COMMENT: Floods to benefit fishing?

With much of the NSW interior and Australia’s east coast from Victoria to Queensland feeling the effects of heavy rain and flooding, Fisho thought it timely to look at what these significant environmental events might mean for our fisheries, and ultimately our quality of fishing.

Like many fishos, I’ve long thought inland floods in late spring meant good native fishing in future years was assured. But is that the case? It has been widely perceived that springtime floods are required to trigger successful spawning in native fish such as Murray cod and silver and golden perch. So as some NSW western flowing rivers run metres higher than they have for years, can inland fishos expect improved fishing for natives in these waterways in years to come?

A little research soon highlights the fact floods can spell both good and bad news for river-based fisheries. It’s all in the timing. According to biological research conducted on the Murray Darling River system, food washed into rivers from flood plains enhances the conditions for native fish and greater recruitment can result. On the downside, if such floods occur at the same time spawning is underway, fish eggs, embryos and larvae can be swept up in the rising waters, resulting in higher mortality rates.

Scientific evidence also suggests that Murray cod spawn in spring every year, whether floods occur or not. Rising water temperatures and increasing daylight it seems are generally more reliable cues for breeding. According to native fish research, if a spring flood also coincides with this period, however, it often triggers breeding. Warming river temperatures provide ideal conditions for native fish reproduction – 20 degrees C is usually quoted as the threshold for spawning – although there are indications that Murray cod breed at lower temperatures in Victoria.

Golden and silver perch are known to favour rising water levels before spawning will occur. Both species are recorded as conducting long spawning migrations upstream to areas behind flood peaks. Goldens too are known to prefer higher water temperatures to cod when spawning, preferably between 23 and 26°C.

While our native fish are built to deal with times of flood, introduced species such as European carp – a hardy pest that’s proven difficult to eradicate in Australia – apparently don’t fare too well in flood waters. Reports of regular large scale carp kills have been reported as occurring on large rivers such as Sydney’s Hawkesbury in the past. Notably the Hawkesbury is also home to good populations of bass and estuary perch, which thrive in spring floods, providing these fish with easier migration throughout the system.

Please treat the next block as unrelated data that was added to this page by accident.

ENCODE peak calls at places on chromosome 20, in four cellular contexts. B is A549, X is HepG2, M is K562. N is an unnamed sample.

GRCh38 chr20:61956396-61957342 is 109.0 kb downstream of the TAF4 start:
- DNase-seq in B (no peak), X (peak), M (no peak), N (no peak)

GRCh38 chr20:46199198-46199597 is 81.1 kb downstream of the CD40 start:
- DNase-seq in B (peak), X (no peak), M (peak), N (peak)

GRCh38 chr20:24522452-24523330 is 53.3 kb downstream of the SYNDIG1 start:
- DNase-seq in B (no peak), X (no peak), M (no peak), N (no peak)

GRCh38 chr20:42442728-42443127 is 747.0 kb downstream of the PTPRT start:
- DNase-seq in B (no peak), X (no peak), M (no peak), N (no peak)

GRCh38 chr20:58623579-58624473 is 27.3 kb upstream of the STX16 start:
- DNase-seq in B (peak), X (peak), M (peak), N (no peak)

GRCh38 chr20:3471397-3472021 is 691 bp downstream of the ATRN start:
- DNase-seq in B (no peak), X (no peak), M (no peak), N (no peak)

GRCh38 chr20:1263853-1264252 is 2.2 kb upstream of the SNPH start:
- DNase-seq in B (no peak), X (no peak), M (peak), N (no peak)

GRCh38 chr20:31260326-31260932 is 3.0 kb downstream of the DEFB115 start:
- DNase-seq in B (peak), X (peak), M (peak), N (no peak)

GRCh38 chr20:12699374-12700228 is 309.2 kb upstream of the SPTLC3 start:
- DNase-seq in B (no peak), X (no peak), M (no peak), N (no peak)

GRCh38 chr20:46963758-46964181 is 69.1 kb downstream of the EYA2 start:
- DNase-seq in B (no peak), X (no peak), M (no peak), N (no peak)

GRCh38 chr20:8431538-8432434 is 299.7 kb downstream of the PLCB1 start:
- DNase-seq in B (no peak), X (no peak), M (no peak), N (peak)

From this it can probably be taken as read that floods are generally a good thing for future native fishing, so what about our coastal river systems? With many east coast catchments now pouring megalitres of rain run-off into the sea, will long term fishing benefits be had as a result? It’s been a longheld belief that a good “flush out” can do wonders for a river system, especially those that have been largely “stagnant” for some time. The resulting abundance of food that enters the system, or becomes concentrated, as a result of a flood will trigger resident fish to feed or reproduce, while the going is good. Coastal river mouths during a flood tend to be fishing hotspots, especially for anglers who target big predatory fish such as jewies that cruise the edge of muddy water where fresh run-off meets the saltwater zone ambushing baitfish and other food items caught in the mix.

A similar phenomenon forms the basis of barra run-off fishing in the Top End at the tail of the wet season. Many charters rely on a successful run-off period each year for boosting charter numbers. For interstate fishos, timing a trip to coincide perfectly with prime run-off fishing can be difficult.

Fisho’s resident fish biologist Dr Ben Diggles says that in simple terms, floods are often a boon for such predatory saltwater fish.

“The simple story is the floods concentrate fish that were up the estuaries down at the mouths of rivers – making them concentrated and possibly easier to catch,” he says.

Unfortunately though, floods too can bring about disastrous environmental events in the form of acid sulphate run-off, which has been the cause of many large scale fish kills in river systems along the east coast in the past.

“The hard story nowadays is the acid sulphate flushes, as well as sedimentation, herbicides, pesticides, excess nutrients and other substances that come down the rivers today cause algal blooms and kill off fish larvae, oyster reefs and seagrasses. Sometimes we even see kills of adult fish (which means all the larvae are sure to perish)”, said Diggles.

“Once upon a time, rainfall equalled more fish in a year or two’s time, now that is not certain at all,” he concluded.

Have you personally seen the positive/negatives of a flood on your local fishery? Write a comment and let us know your thoughts.

What's your reaction?

Related Posts

Load More Posts Loading...No More Posts.